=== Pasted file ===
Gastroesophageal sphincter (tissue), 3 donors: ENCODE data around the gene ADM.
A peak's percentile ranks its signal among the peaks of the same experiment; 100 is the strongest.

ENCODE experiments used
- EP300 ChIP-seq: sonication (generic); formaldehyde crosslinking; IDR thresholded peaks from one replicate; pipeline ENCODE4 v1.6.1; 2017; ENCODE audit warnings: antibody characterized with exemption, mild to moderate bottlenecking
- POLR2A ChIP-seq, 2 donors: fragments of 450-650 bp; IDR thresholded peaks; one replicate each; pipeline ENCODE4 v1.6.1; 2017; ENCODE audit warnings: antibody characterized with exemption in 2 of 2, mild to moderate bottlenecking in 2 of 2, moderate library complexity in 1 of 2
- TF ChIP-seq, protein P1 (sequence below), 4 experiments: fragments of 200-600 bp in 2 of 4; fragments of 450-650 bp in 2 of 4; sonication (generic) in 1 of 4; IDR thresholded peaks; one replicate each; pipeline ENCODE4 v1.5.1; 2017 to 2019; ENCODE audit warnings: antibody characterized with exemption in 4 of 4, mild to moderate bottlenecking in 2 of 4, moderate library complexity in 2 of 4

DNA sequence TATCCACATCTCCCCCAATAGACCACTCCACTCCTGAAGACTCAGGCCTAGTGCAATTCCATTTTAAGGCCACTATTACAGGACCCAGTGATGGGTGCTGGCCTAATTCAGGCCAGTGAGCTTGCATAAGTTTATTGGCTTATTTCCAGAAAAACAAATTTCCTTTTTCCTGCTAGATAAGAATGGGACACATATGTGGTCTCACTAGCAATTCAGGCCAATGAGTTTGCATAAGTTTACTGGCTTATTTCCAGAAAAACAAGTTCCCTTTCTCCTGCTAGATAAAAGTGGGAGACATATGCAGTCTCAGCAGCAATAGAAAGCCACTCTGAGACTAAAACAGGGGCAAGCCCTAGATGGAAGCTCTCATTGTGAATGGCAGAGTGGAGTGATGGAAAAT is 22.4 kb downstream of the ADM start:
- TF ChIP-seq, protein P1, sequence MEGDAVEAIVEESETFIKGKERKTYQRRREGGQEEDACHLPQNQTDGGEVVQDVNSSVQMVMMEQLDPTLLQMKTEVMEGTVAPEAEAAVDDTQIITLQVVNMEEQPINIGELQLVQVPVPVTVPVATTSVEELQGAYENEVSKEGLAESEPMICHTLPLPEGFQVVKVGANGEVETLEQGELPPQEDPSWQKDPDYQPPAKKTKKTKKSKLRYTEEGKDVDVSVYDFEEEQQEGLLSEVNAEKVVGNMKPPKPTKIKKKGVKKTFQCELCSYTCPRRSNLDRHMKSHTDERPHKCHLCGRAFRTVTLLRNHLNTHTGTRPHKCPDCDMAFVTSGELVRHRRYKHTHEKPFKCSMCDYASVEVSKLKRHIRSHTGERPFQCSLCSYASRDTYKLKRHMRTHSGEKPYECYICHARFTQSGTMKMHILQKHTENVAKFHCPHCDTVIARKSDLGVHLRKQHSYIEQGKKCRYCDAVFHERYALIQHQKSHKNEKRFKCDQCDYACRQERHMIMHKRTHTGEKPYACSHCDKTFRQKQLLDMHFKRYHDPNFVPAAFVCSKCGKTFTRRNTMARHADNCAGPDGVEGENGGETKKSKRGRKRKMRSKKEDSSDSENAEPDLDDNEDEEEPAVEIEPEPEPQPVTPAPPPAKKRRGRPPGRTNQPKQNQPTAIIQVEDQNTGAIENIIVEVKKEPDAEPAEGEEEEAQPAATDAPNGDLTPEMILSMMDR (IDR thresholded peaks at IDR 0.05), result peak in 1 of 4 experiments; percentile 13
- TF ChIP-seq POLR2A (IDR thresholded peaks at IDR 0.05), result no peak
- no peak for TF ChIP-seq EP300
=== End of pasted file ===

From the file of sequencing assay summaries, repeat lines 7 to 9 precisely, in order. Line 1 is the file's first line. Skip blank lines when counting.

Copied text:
DNA sequence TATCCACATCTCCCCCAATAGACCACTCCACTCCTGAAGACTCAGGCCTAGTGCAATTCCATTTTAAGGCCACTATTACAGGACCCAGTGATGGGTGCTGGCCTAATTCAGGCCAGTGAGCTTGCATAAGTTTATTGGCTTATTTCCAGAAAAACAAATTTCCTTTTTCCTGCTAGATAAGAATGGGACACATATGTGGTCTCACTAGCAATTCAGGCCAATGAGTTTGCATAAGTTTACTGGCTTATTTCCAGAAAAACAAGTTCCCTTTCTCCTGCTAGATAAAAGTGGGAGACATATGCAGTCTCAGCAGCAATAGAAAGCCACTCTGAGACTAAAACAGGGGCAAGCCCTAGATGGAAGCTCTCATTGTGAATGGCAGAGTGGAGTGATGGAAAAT is 22.4 kb downstream of the ADM start:
- TF ChIP-seq, protein P1, sequence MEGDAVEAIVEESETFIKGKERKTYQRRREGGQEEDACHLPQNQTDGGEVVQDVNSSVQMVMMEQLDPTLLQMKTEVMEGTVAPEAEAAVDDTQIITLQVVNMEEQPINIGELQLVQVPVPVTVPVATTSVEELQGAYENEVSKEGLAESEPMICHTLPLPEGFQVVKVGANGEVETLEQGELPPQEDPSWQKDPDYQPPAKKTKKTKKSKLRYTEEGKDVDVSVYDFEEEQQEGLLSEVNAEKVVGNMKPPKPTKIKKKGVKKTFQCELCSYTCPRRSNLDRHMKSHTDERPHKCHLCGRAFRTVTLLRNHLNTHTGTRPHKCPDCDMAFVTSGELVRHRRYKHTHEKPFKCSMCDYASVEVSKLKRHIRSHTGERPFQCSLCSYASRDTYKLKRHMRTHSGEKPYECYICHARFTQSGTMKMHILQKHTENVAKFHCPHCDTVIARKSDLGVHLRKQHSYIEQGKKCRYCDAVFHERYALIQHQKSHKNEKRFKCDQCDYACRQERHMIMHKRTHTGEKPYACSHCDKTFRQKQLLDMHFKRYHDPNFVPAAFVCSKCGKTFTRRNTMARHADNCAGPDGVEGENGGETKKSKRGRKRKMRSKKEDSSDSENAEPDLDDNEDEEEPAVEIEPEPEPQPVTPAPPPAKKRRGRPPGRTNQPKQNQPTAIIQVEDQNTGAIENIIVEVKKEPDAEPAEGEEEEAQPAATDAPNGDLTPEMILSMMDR (IDR thresholded peaks at IDR 0.05), result peak in 1 of 4 experiments; percentile 13
- TF ChIP-seq POLR2A (IDR thresholded peaks at IDR 0.05), result no peak